It was the Eagles' last NFL championship and the only time Vince Lombardi lost a title game as head coach.

Two hits for the ages from the Sixty Minute Man wearing No. 60 in '60, a year that started with him just concentrating on offense. That was all changed when linebacker Bob Pelligrini was injured in the fifth game. The inexperience of Pellegrini's backup, John Nocera, led coach Buck Shaw to have Bednarik playing both ways again.

"Buck told me that the other guys just weren't doing a good enough job [at linebacker] and that he needed me to play both ways," Bednarik said. "So I did it."

This seemingly unflinching work ethic was only appropriate for this product of Pennsylvania's Steel Belt. Born May 1, 1925, Bednarik grew up in his native Bethlehem, Pa., to be a 6-foot-3, 230-pound football machine with an imposing mean streak. What he lacked in speed, he made up for in a reckless style and an instinct that seemingly always had him close to the ball. In 1942, he helped Liberty High School to an undefeated season in his junior year.

During World War II, Bednarik flew 30 missions over Europe for the Army Air Corps as a B-24 waist gunner in 1944 and 1945. "How we survived I don't know," he said. "From then on, great things happened for me."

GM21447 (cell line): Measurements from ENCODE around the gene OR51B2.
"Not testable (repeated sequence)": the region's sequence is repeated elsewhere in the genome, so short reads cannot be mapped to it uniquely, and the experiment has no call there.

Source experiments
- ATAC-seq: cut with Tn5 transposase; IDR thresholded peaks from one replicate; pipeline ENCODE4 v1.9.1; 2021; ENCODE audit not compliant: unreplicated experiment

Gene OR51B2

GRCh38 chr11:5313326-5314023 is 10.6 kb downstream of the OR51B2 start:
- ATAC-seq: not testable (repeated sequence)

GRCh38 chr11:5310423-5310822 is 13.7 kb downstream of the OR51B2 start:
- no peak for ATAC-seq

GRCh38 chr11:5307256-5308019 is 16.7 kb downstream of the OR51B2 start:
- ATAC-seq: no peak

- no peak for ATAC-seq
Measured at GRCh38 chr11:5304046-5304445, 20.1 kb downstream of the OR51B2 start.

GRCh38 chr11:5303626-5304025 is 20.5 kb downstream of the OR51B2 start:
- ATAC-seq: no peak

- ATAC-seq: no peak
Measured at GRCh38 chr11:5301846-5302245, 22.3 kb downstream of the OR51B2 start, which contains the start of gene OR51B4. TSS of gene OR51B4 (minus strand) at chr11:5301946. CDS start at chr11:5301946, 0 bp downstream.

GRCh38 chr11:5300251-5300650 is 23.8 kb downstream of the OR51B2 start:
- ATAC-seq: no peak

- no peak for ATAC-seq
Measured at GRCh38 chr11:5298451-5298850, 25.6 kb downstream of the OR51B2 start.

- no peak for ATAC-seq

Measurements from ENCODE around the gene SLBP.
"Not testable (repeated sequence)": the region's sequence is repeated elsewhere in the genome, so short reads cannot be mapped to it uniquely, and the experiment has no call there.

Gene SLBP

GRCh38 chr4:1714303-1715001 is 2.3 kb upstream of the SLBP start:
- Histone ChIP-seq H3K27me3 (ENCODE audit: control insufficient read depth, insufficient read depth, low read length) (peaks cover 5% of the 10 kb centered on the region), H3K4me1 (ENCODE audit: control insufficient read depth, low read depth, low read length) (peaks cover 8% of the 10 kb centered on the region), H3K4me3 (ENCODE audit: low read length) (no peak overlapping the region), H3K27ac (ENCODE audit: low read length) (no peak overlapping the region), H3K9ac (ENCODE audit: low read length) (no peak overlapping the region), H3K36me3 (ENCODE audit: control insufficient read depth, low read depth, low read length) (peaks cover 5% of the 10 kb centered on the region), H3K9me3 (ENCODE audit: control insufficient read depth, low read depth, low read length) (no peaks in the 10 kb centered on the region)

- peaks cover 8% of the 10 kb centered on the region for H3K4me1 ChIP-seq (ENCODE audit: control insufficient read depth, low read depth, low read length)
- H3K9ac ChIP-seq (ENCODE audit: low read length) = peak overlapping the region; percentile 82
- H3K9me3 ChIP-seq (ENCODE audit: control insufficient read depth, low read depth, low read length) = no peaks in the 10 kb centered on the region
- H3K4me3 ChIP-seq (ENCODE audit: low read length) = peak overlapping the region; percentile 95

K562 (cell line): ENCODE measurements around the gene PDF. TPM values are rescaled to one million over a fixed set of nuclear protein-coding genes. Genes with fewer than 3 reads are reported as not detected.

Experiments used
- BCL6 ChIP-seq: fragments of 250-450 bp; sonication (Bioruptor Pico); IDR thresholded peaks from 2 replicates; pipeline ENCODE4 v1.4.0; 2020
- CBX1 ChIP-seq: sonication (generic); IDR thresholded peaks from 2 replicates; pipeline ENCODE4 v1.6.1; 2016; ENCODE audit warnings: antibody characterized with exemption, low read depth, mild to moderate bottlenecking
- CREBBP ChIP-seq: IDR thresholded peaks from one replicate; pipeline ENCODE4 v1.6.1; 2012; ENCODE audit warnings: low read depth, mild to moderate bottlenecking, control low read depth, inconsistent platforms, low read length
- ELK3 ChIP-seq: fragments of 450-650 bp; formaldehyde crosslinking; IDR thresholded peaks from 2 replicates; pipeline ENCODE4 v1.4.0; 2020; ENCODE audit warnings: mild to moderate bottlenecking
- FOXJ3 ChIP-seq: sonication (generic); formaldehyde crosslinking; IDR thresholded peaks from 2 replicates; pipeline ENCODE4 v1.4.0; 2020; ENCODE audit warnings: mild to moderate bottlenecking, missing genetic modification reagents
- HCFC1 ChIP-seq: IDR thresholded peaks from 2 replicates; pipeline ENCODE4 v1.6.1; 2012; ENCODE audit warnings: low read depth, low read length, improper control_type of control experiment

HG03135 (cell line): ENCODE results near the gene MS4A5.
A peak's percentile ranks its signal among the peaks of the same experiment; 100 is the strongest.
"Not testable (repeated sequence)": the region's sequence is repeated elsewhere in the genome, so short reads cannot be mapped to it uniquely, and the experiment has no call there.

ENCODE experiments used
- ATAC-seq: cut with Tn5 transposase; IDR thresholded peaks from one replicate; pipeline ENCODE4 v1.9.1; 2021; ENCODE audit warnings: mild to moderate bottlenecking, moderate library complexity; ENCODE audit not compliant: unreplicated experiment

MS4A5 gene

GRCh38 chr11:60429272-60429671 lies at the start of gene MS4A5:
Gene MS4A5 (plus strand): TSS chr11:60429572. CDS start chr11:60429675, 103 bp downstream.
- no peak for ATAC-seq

Bednarik stayed close to home after the war, enrolling at Penn in 1945 with the goal of becoming a coach and a teacher. He lettered in football for four years, being named an All-American in 1947 and 1948. Besides becoming the first lineman to win the Maxwell Award, Bednarik finished third in the Heisman Trophy voting when SMU's Doak Walker won it in '48. At the time it was the highest finish for an interior lineman in the award's history.

After turning down an offer to be drafted as a catcher by the Philadelphia Athletics, Bednarik joined the Eagles the year after they won their first NFL title. It didn't take long for him to establish himself as a bulldozing blocker and a ball-hawking defender, and as a rookie in 1949 he helped the Eagles retain their championship.